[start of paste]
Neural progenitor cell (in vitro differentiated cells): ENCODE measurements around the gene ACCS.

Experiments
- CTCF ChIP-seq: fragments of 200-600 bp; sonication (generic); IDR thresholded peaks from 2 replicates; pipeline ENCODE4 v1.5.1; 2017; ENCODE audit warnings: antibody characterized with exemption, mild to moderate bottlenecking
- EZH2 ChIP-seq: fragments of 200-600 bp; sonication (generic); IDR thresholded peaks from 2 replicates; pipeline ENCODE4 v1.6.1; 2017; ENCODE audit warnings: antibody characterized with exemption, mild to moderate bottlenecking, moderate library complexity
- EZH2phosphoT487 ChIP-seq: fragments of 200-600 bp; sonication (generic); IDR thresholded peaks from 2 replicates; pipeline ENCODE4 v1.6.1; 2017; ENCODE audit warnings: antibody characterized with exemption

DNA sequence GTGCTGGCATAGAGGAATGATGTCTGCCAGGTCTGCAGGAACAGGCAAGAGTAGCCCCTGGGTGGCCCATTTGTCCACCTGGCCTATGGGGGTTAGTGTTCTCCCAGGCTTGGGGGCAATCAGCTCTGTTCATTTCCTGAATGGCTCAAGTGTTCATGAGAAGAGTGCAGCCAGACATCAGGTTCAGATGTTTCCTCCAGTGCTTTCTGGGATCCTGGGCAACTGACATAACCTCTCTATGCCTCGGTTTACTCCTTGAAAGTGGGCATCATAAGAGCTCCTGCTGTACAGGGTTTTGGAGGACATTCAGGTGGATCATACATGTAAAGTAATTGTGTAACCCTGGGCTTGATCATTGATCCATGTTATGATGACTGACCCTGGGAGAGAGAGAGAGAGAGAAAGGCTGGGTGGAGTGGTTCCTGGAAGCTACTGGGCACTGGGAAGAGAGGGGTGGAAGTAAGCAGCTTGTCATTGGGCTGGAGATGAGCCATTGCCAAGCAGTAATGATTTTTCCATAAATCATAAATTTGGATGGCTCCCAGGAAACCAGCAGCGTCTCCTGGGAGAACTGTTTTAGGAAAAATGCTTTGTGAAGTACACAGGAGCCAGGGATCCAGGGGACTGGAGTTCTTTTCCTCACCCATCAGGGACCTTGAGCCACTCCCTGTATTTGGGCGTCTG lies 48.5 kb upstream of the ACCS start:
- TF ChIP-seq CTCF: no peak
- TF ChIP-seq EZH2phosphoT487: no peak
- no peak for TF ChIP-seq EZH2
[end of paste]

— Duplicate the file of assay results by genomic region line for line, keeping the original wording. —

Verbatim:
Neural progenitor cell (in vitro differentiated cells): ENCODE measurements around the gene ACCS.

Experiments
- CTCF ChIP-seq: fragments of 200-600 bp; sonication (generic); IDR thresholded peaks from 2 replicates; pipeline ENCODE4 v1.5.1; 2017; ENCODE audit warnings: antibody characterized with exemption, mild to moderate bottlenecking
- EZH2 ChIP-seq: fragments of 200-600 bp; sonication (generic); IDR thresholded peaks from 2 replicates; pipeline ENCODE4 v1.6.1; 2017; ENCODE audit warnings: antibody characterized with exemption, mild to moderate bottlenecking, moderate library complexity
- EZH2phosphoT487 ChIP-seq: fragments of 200-600 bp; sonication (generic); IDR thresholded peaks from 2 replicates; pipeline ENCODE4 v1.6.1; 2017; ENCODE audit warnings: antibody characterized with exemption

DNA sequence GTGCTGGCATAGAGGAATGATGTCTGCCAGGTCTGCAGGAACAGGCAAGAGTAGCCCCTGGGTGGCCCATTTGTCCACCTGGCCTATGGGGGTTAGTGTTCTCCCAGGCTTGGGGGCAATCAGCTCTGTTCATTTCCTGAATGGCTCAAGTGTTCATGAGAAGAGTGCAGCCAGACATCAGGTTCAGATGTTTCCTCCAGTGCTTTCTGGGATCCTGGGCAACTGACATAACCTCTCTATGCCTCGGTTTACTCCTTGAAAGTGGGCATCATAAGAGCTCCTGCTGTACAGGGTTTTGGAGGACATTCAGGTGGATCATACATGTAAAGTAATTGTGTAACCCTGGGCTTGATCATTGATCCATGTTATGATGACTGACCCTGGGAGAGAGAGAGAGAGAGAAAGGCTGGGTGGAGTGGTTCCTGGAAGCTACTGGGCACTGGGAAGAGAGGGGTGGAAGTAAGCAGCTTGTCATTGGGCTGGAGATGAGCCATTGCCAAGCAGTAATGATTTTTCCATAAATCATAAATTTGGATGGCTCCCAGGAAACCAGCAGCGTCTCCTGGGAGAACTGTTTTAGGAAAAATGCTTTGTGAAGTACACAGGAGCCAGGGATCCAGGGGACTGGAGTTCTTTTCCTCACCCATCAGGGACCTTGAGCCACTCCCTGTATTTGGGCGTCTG lies 48.5 kb upstream of the ACCS start:
- TF ChIP-seq CTCF: no peak
- TF ChIP-seq EZH2phosphoT487: no peak
- no peak for TF ChIP-seq EZH2